• Faculty Commentary

    Commentary on scholarship, current events, and other news by Chicago-Kent faculty.

    The George Floyd Case and Section 1983: A Police Officer’s Constitutional Duty to Intervene

    by  • June 26, 2020 • Faculty Commentary • 0 Comments

    Sheldon Nahmod (headshot)By Sheldon Nahmod [originally posted on the Nahmod Law blog on June 25, 2020]


    The Intervention Question

    Suppose a police officer continues to use life-endangering force even after it is obvious that a misdemeanor arrestee (who has no weapon) is under control and not a danger to others, including police officers. As a result of this use of excessive force, the arrestee dies. This is a violation of clearly settled Fourth Amendment law in every circuit and exposes that officer to potential section 1983 damages liability. If these turn out to be the facts in the George Floyd case, as appears likely at the time of this writing, the result would be the same.

    Suppose further that other police officers are present, witness this behavior, have a realistic opportunity to stop the first officer’s unconstitutional use of force but do not act to prevent it. Are they also potentially liable for section 1983 damages for the death of the arrestee because they failed to intervene when they could have, and thus failed to prevent what happened?

    The Short Answer (more…)

    The WTO Force Is Everywhere!

    by  • June 19, 2020 • Faculty Commentary • 0 Comments

    Cho_Sungjoon thumbBy Sungjoon Cho [originally posted on the International Economic Law and Policy Blog on June 18, 2020]


    This is what Alan Beattie seems to argue (“WTO Still Has Ability to Affect Rulings and Regulation Elsewhere”). He stated that:

    “WTO laws and rulings are regularly cited in investment tribunals, bilateral trade disputes and even the European Court of Justice. Despite its reservations about WTO dispute settlement, for example, the US referred to WTO rulings in its groundbreaking action against Guatemala for labour rights violations under the Central America Free Trade Agreement.”

    True, the WTO case law may not be “binding” to parties other than immediate disputants in a given case. However, such legal technicality does not exhaust the description of the normative gravitational force field from the WTO law. For another example, in formulating a recent AD/CVD measure against China over certain fibre glass fabrics from a “Chinese subsidiary located in Egypt,” the European Commission relied heavily on the WTO trade remedy law. This incorporation, by reference, of the WTO norms into the domestic law seems to have settled in a pattern beyond a mere dimension of isolated anecdotes. In this regard, Joost was nicely quoted in Beattie’s article. (“If WTO dispute settlement becomes more difficult to use, you could see more of what the EU is doing at the moment against what it perceives as Chinese subsidies in Egypt — using WTO subsidies rules in EU anti-subsidy investigations, leading to EU tariffs, rather than filing a WTO complaint.”)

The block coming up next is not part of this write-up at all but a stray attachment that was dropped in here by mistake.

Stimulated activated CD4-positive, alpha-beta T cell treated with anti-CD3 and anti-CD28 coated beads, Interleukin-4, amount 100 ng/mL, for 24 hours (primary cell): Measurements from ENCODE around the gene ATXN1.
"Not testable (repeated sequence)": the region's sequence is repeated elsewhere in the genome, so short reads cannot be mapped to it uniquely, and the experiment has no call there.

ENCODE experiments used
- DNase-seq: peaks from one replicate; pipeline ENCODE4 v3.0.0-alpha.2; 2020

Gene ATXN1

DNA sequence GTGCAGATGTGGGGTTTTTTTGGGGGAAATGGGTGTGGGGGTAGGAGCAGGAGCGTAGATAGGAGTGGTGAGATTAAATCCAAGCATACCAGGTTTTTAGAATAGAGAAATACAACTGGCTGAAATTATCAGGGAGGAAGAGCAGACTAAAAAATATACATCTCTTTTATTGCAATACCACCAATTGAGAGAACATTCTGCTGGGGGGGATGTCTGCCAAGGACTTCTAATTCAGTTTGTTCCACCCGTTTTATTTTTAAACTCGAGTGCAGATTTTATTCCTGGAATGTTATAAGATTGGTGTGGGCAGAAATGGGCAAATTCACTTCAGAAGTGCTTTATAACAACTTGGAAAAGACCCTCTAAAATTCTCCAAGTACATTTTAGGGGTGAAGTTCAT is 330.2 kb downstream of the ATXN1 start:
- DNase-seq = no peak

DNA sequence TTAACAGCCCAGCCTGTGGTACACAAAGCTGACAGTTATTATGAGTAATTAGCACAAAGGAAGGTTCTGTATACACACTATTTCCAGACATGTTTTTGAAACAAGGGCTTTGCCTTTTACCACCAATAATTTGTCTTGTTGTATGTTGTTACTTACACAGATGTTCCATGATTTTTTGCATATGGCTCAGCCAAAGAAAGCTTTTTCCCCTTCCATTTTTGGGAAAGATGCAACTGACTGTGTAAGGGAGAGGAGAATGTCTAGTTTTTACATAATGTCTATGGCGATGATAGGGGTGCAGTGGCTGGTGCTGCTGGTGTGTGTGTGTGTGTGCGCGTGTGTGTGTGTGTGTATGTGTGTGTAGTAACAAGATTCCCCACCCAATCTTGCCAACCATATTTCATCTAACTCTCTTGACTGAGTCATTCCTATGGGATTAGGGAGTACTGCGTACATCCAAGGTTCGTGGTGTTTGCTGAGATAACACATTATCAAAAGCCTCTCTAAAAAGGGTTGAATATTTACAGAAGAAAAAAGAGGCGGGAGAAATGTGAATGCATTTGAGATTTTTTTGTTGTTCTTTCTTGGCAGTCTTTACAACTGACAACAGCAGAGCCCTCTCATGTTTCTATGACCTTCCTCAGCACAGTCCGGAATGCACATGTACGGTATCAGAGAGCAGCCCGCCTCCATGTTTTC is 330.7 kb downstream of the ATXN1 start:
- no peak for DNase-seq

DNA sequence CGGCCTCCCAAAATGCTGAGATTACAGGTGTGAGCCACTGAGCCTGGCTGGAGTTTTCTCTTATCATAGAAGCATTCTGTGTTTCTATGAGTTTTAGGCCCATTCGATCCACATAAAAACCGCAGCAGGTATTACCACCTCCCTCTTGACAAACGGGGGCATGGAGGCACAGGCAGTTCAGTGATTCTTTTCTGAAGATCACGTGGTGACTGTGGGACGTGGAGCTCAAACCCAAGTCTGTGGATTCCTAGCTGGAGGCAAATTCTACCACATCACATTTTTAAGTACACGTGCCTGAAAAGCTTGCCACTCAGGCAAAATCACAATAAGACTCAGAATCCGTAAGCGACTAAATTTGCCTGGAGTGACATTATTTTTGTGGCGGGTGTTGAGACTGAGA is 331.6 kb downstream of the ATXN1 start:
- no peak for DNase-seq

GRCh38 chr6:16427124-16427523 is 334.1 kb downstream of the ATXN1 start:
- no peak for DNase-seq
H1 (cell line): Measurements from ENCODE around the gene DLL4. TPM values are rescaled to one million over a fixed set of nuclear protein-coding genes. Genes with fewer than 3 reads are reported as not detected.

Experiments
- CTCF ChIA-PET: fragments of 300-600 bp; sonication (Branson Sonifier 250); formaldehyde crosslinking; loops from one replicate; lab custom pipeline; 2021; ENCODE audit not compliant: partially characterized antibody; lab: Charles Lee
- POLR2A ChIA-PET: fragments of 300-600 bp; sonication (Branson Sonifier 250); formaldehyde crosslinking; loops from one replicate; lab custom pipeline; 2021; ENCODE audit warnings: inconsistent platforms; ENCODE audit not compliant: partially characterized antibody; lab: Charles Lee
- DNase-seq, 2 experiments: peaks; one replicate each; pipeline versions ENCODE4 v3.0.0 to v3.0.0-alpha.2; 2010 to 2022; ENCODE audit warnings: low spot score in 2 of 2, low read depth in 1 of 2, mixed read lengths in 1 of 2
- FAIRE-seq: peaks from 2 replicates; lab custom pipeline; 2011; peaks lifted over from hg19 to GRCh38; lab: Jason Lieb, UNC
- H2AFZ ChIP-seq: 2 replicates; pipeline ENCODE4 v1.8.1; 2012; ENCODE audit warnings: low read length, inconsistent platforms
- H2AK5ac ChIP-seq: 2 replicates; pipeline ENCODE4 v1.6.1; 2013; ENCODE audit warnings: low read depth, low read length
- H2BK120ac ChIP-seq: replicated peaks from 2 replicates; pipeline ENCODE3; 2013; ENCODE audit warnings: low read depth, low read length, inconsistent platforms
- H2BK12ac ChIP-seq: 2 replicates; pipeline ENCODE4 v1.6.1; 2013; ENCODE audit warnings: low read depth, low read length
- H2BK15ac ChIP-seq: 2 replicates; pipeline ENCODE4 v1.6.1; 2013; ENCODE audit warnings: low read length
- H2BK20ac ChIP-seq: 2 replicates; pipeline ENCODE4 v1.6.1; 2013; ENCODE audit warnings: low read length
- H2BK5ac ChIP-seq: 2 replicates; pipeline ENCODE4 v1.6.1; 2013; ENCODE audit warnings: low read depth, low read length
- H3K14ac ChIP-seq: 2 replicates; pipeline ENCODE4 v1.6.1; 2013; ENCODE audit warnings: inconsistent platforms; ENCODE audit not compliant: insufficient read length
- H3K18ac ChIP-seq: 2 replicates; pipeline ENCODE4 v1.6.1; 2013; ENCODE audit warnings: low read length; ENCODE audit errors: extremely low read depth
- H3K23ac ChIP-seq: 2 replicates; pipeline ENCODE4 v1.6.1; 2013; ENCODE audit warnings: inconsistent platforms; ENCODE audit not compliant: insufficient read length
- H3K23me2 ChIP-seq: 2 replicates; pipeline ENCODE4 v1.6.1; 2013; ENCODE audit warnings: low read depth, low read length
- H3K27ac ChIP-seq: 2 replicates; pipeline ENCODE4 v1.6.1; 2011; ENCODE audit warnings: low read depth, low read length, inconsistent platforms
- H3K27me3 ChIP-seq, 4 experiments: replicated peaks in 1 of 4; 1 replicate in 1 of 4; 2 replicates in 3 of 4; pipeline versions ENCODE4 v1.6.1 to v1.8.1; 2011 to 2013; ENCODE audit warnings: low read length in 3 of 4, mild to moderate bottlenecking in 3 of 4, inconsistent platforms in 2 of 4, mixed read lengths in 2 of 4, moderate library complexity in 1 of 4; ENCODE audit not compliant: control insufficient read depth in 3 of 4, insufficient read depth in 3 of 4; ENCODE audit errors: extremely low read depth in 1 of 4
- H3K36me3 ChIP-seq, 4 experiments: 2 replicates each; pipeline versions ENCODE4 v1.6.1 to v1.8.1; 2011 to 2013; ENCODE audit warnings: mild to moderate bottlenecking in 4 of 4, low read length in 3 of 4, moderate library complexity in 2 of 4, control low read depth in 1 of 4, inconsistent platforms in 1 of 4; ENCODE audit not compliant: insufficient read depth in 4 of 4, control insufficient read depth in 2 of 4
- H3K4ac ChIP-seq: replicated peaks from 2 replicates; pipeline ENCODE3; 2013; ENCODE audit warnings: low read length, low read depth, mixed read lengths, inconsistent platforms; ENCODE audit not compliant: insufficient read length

Finally, who could have ever imagined that a senior U.S. politician would praise the WTO law? In a recent Bloomberg op-ed, Senator Chuck Glassley stated that “the WTO’s expansion of global trade has actually enabled the U.S. to respond to the pandemic” as “global value chains, facilitated by WTO rules” empowered the U.S. automakers to globally source components necessary to manufacture ventilators.

    After all, the WTO law may be “stickier” than many would believe.

    Another Economic Defense for the Multilateral Trading System

    by  • January 8, 2020 • Faculty Commentary • 0 Comments

    Cho_Sungjoon thumbBy Sungjoon Cho [originally posted on the International Economic Law and Policy Blog on January 7, 2020]


    Stephen Roach (Yale) has recently published a must-read (“US, China and the Myth of Global Decoupling”), which refutes the logic of trade wars.  Here are main observations.

    Today’s global economy is far more integrated than ever before. (…) The tighter that trade is woven into the fabric of global commerce, the tougher it will be to disentangle those linkages (…). —and the lower the odds of a more pervasive and disruptive decoupling. (…)

    This diffusion of bilateral trade through multi-country supply chains would dampen the effects of a bilateral decoupling of any two economies, no matter how large.

    Without addressing the US saving shortfall, raising tariffs and other barriers on China will simply divert trade away from Chinese sourcing toward America’s other trading partners. Bilateral decoupling does not mean global decoupling; it means trade diversion.

    The trade diversion arising from bilateral decoupling would mean that US sourcing would migrate from low-cost Chinese production platforms to a broad constellation of foreign producers. (…) The bottom line is a likely shift to higher-cost production platforms. Ironically, that would be the functional equivalent of a tax hike on US companies, workers, and households.

    These observations offer yet another powerful defense for “an integrated, more viable and durable multilateral trading system,” as stipulated in the WTO Charter.  As the WTO panel report on Section 301 highlighted, any unilateralist policy, such as a trade war, has “indirect effect (…) on individuals and the market-place, the protection of which is one of the principal objects and purposes of the WTO.” (para. 7.86).

    Is the European Union Outsourcing Public International Law to Save the WTO Dispute Settlement System?

    by  • December 13, 2019 • Faculty Commentary • 0 Comments

    Cho_Sungjoon thumbBy Sungjoon Cho [originally posted on the International Economic Law and Policy Blog on December 12, 2019]


    Upon the Appellate Body having being paralyzed, the European Commission has promptly moved to secure its trade interests by arming itself with the retaliatory power, also creating the position of “Chief Trade Enforcement Officer.”  The Commission’s proposal is reminiscent of Nicolas Lamp’s earlier post on the threat of unilateral retaliation to keep the WTO dispute settlement system alive.